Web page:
Processor speed vs L2 cache

by on April 6, 2010

Q: I had a computer that stopped working while it was under warranty. Instead of fixing the computer the manufacturer sent me a new computer. Most of the items on the new computer look to be better than the old computer that it replaced but I have a question about the processors. The old computer had an Intel Core 2 Duo Processor T7500 (2.2GHz/800MhzFSB, 4M L2 Cache) and the new one has an Intel Core 2 Duo P8700 (2.53GHz/1068Mhz FSB/3M L2 Cache). Is the increase in speed and front side bus going to make up for the 1MB less L2 cache?

A: First lets cover what L2 cache is. L2 cache or level2 cache is a method for storing data closer to the processor to speed things up. The processor in your computer is a lot faster than the RAM in your computer so in order for your system to run at its best computer engineers came up with Level1 (L1), Level2 (L2), and Level3 (L3) cache to help speed things up by having small amounts of fast memory next to the processor.

By having this quick memory next to the processor the processor has a place it can put data and pull data from very quickly to keep it doing all the calculations that make your computer work. So information would be taken from RAM and placed into your L2 cache, for example, and then processed and then placed back in RAM. It just speeds things up a little and the more information it can store in the smaller quicker caches next to the processor the faster things should run.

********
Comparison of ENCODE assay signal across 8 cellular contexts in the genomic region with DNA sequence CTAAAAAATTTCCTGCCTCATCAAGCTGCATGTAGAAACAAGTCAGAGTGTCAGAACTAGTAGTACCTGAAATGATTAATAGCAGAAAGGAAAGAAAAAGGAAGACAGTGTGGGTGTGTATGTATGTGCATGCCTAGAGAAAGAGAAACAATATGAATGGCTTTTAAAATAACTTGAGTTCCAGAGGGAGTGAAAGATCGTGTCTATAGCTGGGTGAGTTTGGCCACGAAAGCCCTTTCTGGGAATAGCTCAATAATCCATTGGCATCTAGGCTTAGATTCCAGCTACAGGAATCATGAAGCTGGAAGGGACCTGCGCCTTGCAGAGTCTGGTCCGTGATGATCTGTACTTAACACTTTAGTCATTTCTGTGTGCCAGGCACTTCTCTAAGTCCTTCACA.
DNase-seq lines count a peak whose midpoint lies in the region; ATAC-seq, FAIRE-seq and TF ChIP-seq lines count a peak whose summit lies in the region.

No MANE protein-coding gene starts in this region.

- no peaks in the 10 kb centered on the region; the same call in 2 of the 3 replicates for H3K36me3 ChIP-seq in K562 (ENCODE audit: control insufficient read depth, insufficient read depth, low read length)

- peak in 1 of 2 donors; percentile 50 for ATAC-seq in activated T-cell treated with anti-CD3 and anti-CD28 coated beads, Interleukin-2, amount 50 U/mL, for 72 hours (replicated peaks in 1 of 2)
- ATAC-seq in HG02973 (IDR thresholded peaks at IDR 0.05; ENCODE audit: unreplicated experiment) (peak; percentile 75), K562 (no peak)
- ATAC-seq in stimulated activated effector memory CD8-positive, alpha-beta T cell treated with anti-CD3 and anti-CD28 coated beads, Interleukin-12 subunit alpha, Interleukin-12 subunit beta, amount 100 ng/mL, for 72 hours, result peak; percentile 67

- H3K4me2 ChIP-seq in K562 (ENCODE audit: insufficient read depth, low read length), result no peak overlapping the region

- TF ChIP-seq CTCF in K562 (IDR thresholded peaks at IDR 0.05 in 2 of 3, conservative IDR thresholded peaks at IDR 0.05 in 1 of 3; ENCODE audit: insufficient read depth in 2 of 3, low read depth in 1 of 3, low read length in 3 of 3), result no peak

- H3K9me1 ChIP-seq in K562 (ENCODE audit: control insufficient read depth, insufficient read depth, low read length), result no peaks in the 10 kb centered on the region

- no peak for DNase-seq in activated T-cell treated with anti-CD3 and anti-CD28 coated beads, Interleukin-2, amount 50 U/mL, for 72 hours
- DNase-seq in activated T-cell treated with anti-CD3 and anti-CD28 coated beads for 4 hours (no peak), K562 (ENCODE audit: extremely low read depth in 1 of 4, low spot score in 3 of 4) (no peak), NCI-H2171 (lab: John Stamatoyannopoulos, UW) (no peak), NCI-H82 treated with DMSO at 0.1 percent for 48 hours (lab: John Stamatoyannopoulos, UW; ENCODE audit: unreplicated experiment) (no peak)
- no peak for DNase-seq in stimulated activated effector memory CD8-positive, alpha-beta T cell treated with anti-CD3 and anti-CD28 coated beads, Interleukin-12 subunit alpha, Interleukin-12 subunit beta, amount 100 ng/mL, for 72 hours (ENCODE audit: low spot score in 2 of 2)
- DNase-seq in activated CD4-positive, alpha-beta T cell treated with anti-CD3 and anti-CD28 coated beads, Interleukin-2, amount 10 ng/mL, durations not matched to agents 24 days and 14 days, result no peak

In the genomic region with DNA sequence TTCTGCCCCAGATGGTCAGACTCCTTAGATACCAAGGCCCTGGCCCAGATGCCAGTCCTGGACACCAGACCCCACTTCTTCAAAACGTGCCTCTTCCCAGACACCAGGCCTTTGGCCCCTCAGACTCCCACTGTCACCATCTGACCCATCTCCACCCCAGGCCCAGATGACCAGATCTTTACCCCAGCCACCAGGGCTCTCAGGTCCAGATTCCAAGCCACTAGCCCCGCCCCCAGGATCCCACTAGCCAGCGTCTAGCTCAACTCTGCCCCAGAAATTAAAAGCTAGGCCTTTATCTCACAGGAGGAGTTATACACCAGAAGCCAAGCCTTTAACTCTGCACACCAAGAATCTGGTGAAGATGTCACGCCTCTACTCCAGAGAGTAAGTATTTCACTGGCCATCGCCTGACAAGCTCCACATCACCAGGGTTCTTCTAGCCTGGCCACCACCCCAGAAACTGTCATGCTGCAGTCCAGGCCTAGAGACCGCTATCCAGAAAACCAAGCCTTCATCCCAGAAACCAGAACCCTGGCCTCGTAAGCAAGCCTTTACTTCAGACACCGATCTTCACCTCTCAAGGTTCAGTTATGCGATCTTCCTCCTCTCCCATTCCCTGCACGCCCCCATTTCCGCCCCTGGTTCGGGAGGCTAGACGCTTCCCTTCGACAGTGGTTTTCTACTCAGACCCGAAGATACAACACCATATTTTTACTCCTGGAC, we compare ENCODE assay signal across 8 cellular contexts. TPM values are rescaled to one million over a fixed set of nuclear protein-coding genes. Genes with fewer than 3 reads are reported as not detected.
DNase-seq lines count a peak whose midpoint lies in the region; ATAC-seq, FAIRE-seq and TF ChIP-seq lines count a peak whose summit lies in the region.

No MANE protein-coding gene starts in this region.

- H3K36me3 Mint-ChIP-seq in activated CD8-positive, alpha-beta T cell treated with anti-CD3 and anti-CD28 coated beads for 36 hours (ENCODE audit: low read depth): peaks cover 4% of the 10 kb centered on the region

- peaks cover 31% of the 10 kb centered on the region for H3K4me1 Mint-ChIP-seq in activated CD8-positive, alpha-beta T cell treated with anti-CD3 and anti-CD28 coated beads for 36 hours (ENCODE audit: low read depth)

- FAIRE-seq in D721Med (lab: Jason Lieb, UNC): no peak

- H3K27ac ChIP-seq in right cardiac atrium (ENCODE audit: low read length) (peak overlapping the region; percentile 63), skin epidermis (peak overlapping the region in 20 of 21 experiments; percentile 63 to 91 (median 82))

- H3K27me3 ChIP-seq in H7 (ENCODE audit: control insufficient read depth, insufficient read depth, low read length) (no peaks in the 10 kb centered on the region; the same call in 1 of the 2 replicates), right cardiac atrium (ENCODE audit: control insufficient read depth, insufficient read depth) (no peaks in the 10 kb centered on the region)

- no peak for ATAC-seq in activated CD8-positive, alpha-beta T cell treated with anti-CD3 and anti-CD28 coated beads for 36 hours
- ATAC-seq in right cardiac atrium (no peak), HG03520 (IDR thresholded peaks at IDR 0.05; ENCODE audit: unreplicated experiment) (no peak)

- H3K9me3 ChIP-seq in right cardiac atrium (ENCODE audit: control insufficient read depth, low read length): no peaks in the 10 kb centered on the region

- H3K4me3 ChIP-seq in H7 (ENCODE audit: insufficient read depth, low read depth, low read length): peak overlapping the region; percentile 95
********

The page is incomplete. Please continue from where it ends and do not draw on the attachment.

It is really easy to tell if one processor will be faster than another based on the caches if they are the same speed. If they are not the same speed then it can be very difficult to figure out how much of a difference the size of the cache will make. In this case the processor is considerably faster and the font side bus, the way the processor accesses the various components in the computer, is considerably faster too so the new processor should be considerably faster than the old processor even though the L2 cache on the old computer was 33% more than on the new computer.

So we think you got a great deal with the free upgrade and we hope you have better luck with the new computer than with the old one.

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